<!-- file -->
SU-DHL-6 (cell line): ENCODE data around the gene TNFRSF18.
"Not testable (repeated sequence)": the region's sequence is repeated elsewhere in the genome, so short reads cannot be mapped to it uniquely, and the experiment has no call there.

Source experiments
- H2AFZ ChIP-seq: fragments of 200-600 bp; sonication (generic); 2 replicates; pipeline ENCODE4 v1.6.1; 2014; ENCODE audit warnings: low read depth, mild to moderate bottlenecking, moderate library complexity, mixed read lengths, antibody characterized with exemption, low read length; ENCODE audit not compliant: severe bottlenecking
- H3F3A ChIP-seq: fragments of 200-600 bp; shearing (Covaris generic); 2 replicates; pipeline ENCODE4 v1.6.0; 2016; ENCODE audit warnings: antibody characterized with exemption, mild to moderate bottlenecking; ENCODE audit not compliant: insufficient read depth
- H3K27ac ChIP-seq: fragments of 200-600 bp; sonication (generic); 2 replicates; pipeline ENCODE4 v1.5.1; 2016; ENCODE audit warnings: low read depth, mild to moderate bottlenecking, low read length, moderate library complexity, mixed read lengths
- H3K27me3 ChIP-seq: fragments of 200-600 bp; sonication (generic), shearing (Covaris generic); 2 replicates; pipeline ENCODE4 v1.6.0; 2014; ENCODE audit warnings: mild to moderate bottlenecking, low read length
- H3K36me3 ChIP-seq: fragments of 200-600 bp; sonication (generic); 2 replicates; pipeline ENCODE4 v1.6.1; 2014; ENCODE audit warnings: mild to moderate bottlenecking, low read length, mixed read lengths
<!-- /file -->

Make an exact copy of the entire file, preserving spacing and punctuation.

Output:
SU-DHL-6 (cell line): ENCODE data around the gene TNFRSF18.
"Not testable (repeated sequence)": the region's sequence is repeated elsewhere in the genome, so short reads cannot be mapped to it uniquely, and the experiment has no call there.

Source experiments
- H2AFZ ChIP-seq: fragments of 200-600 bp; sonication (generic); 2 replicates; pipeline ENCODE4 v1.6.1; 2014; ENCODE audit warnings: low read depth, mild to moderate bottlenecking, moderate library complexity, mixed read lengths, antibody characterized with exemption, low read length; ENCODE audit not compliant: severe bottlenecking
- H3F3A ChIP-seq: fragments of 200-600 bp; shearing (Covaris generic); 2 replicates; pipeline ENCODE4 v1.6.0; 2016; ENCODE audit warnings: antibody characterized with exemption, mild to moderate bottlenecking; ENCODE audit not compliant: insufficient read depth
- H3K27ac ChIP-seq: fragments of 200-600 bp; sonication (generic); 2 replicates; pipeline ENCODE4 v1.5.1; 2016; ENCODE audit warnings: low read depth, mild to moderate bottlenecking, low read length, moderate library complexity, mixed read lengths
- H3K27me3 ChIP-seq: fragments of 200-600 bp; sonication (generic), shearing (Covaris generic); 2 replicates; pipeline ENCODE4 v1.6.0; 2014; ENCODE audit warnings: mild to moderate bottlenecking, low read length
- H3K36me3 ChIP-seq: fragments of 200-600 bp; sonication (generic); 2 replicates; pipeline ENCODE4 v1.6.1; 2014; ENCODE audit warnings: mild to moderate bottlenecking, low read length, mixed read lengths